A powerful winter storm pummeled much of the Northeastern United States on Monday, canceling flights, shutting down parts of the nation’s largest subway and disrupting travel for millions of people along the I-95 corridor.
By Monday night at least one person had died because of the storm, the police said.
In New York City, more than 15 inches of snow had fallen in Central Park by 4 p.m., according to the National Weather Service, and another three to five inches were expected overnight.
Earlier forecasts had predicted up to two feet of snow, which would have made the storm one of the biggest in the city’s history. But by late afternoon, most of the heavy snowfall bands that had been blanketing the city with one to two inches of snow an hour had moved north.
“That’s extremely intense snow,” Mayor Bill de Blasio of New York said. “That’s blinding snow. You do not want to be out if there’s any way to avoid it.”
The storm prompted officials to close aboveground service on the city’s subway system and in-person learning at city schools was canceled until Wednesday. The city postponed coronavirus vaccination appointments scheduled for Monday and Tuesday to later in the week.
A foot of snow fell across much of New Jersey, with 20 inches reported in Hopatcong and nearly that much in Bridgewater and Randolph, the National Weather Service said. Eight to 12 inches were expected over the coastal areas of Massachusetts, Rhode Island and Connecticut, Boston’s National Weather Service office said on Twitter. Winter weather was also projected to continue pelting the Philadelphia region, local meteorologists said, with the city receiving five inches of snow by 5 p.m.
More than a foot of snow was reported in parts of neighboring Bucks County, and the National Weather Service said some of the region had reported six to 18 inches of snow. A combination of heavy snow and winds gusting as high as 60 m.p.h. in some areas could create power outages.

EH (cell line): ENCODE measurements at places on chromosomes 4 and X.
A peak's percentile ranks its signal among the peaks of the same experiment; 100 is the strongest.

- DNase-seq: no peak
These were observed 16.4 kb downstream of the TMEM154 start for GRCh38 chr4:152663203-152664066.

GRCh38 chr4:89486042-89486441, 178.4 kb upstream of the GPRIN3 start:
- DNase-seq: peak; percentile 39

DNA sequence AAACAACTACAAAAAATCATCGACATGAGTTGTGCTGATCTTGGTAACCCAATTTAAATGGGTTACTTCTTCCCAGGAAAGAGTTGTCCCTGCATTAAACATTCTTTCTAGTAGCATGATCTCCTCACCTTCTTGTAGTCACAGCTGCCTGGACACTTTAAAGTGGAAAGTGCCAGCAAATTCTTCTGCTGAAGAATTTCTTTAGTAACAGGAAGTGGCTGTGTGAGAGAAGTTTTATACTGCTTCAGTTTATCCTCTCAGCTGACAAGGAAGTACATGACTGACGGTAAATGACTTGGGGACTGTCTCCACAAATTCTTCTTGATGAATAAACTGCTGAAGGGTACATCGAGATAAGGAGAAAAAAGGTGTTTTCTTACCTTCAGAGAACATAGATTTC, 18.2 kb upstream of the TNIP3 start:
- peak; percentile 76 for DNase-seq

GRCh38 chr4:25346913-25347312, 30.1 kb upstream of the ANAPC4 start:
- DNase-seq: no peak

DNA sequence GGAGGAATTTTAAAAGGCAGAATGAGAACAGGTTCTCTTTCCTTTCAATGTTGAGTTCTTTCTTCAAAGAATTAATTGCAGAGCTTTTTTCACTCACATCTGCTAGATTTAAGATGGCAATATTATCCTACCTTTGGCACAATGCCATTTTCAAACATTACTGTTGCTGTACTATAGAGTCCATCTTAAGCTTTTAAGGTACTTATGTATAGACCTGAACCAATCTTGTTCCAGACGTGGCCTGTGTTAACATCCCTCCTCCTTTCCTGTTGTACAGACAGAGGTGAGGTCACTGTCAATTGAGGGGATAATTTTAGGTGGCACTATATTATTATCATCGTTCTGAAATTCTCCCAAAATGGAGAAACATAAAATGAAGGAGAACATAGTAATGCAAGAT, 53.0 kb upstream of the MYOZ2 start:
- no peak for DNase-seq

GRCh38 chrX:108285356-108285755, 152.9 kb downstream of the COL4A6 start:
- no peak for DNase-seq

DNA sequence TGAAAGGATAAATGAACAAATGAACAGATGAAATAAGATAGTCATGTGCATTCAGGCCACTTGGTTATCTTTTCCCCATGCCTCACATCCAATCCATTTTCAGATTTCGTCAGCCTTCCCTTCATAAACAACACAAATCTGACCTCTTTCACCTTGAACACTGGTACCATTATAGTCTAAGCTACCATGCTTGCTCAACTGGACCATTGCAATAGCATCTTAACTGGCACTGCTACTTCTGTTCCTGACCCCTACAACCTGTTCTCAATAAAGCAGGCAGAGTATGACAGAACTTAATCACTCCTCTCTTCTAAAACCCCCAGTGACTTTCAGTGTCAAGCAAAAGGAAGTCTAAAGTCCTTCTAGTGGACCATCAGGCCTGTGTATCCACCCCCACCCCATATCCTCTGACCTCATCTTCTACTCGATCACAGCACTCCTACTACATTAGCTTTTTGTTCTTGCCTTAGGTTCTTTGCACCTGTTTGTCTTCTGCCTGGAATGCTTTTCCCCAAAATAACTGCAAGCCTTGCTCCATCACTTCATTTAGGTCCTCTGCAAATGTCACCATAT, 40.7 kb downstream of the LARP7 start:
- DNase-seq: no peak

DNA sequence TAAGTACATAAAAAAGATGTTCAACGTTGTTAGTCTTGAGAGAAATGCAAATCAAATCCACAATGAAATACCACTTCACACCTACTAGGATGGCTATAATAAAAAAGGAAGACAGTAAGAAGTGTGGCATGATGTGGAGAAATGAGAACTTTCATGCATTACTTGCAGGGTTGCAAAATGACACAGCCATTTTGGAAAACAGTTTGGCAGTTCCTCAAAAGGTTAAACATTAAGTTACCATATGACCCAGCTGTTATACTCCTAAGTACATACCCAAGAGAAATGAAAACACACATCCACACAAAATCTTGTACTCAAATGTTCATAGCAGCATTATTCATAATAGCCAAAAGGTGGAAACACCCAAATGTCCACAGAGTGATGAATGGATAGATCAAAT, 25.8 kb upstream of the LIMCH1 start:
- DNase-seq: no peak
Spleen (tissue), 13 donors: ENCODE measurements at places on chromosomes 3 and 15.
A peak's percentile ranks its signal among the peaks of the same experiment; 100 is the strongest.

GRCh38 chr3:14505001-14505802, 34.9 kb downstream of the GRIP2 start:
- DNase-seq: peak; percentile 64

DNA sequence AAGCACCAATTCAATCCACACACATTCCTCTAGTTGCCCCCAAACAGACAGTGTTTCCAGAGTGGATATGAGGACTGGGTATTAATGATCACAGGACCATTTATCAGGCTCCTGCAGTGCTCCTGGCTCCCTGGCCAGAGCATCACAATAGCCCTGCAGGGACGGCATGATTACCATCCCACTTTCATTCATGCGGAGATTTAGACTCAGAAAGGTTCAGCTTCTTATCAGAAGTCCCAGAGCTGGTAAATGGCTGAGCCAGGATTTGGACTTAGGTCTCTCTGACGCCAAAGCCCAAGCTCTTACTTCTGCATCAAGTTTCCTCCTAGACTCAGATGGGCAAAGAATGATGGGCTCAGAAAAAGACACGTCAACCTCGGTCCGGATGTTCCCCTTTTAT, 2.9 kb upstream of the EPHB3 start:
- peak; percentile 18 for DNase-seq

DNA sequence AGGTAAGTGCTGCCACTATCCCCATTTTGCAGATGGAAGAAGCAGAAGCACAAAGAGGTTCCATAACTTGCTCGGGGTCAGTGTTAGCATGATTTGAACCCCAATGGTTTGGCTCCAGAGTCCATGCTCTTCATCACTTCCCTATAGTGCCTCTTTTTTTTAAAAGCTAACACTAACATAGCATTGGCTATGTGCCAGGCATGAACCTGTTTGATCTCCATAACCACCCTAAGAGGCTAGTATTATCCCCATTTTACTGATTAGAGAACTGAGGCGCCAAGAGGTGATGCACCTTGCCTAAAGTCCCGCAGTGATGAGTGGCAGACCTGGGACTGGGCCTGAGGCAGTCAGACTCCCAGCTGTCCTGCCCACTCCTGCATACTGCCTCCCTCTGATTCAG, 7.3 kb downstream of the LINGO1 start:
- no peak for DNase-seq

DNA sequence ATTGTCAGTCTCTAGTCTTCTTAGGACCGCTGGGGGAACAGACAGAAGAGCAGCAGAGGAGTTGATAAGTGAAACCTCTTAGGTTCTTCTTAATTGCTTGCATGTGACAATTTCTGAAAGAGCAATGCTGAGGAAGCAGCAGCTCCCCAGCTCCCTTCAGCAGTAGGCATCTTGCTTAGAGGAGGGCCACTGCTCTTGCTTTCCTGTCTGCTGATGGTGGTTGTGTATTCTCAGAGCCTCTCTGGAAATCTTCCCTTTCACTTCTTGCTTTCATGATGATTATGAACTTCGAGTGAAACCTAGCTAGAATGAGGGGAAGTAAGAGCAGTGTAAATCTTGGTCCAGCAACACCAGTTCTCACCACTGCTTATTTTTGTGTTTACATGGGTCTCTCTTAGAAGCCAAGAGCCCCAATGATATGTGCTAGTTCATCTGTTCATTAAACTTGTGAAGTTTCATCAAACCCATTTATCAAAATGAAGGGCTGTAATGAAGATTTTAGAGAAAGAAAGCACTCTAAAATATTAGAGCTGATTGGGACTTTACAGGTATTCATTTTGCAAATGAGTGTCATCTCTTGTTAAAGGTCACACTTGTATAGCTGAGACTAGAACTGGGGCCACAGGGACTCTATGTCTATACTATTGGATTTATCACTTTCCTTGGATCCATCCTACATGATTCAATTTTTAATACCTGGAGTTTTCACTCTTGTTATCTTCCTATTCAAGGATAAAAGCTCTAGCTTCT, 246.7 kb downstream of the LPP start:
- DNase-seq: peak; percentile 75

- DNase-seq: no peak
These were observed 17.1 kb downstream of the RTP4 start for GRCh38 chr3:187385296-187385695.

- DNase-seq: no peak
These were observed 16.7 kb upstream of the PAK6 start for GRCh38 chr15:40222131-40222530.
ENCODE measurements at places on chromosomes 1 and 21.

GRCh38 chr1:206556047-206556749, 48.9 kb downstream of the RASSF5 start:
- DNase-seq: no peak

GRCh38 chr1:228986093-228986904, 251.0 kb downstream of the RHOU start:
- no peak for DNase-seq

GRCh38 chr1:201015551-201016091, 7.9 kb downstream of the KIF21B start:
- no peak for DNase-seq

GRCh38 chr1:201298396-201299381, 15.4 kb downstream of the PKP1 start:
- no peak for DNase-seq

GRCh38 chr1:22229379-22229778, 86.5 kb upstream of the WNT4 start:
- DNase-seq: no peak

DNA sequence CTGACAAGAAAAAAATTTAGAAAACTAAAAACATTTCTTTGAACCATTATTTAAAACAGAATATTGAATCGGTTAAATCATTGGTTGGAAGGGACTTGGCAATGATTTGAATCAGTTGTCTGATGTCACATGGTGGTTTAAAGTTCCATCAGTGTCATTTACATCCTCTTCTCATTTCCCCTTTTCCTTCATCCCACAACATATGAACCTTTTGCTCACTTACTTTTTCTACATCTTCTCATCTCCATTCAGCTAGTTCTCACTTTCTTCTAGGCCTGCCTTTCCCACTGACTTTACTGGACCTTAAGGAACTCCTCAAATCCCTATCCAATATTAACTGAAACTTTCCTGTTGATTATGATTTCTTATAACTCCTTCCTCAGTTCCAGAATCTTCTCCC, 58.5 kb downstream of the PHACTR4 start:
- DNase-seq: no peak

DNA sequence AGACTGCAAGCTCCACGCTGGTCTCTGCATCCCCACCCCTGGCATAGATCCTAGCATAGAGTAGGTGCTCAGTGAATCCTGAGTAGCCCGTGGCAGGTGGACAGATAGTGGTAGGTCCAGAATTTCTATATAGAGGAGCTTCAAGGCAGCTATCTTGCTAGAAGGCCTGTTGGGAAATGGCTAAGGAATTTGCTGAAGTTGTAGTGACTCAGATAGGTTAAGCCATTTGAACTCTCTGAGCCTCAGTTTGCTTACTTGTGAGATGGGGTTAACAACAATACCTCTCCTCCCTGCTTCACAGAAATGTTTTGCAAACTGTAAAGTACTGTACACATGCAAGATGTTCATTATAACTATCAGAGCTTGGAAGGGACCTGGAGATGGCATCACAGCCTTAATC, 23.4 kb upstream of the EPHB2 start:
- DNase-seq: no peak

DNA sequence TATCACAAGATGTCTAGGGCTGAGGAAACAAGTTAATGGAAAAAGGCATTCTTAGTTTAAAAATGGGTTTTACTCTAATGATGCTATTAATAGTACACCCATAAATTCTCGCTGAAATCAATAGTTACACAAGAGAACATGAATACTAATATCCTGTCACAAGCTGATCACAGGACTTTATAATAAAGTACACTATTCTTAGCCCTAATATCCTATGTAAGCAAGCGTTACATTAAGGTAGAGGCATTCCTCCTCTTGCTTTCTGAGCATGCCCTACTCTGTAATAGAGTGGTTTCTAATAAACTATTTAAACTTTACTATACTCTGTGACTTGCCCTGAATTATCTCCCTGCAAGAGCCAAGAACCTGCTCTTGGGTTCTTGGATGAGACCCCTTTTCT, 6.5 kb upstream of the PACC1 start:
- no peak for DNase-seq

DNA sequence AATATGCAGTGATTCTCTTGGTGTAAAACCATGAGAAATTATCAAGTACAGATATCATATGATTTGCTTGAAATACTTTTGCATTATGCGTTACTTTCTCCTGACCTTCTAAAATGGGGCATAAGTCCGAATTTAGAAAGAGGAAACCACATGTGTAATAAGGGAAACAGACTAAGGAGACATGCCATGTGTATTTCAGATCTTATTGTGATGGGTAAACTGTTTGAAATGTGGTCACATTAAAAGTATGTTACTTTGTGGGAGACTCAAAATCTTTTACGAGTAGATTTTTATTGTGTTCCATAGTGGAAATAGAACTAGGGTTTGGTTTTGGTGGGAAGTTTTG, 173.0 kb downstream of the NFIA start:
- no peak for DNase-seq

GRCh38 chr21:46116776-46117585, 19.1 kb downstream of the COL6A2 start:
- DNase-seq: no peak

In Allentown, Penn., the police said they responded to a call that a 67-year-old woman with Alzheimer’s disease had walked away from her home early Monday morning. She was later found lying in the snow, dead from hypothermia, according to the county coroner.
Outdoor subway service in New York City was suspended starting at 2 p.m. on Monday because of the snowstorm, officials said.
There were no immediate plans to pause underground service, said Sarah E. Feinberg, the interim president of New York City Transit, which runs the city’s subway and buses.
“This is a dangerous, life-threatening situation,” Gov. Andrew M. Cuomo said at a news conference on Monday. “And expect major closures, so you’re not surprised. And we don’t want anyone to be stranded in a location where they can’t get home again.”
The shutdown affected lines across the city and closed 204 of the system’s 472 stations, mostly in Brooklyn, Queens and the Bronx, according to a map shared by the Metropolitan Transportation Authority. Passengers were required to disembark at the last underground station before the train goes above ground.
Southbound service on the F line ended in Brooklyn at the Jay Street-MetroTech station, for example. In Queens, the 7 line ended northbound service at Hunters Point Avenue. In the Bronx, northbound service on the 6 line ended at Hunts Point Avenue.
Patrick J. Foye, the chairman of the M.T.A., which oversees the subway, buses and two commuter lines, said the Long Island Railroad would stop running between 2:30 p.m. and 3:30 p.m., while the last Metro-North Railroad trains would leave Grand Central Terminal around 3 p.m.
PATH trains, which link Manhattan with New Jersey, would also stop running at 3 p.m., according to Rick Cotton, executive director of the Port Authority of New York and New Jersey.
The M.T.A. previously suspended aboveground subway service — while keeping underground service running — during a blizzard in January 2016. But the only time the whole subway system was closed because of a snowstorm was in 2015, when Mr. Cuomo ordered it shut down at 11 p.m. on Jan. 26.
That announcement caught transit workers by surprise and they were forced to scramble to bring the vast network to a halt within hours. Mayor Bill de Blasio said he found out about the closure when the public did. The storm largely spared the city, and the subway started to slowly reopen the next day, though the closure had disrupted the city’s economic life.
The subway was also closed in August 2011 ahead of Tropical Storm Irene and in 2012 ahead of Hurricane Sandy.
In the spring, officials decided to halt regularly scheduled overnight service for the first time in the M.T.A.’s history, shutting the system down from 1 a.m. to 5 a.m. to disinfect trains, equipment and stations during the coronavirus pandemic.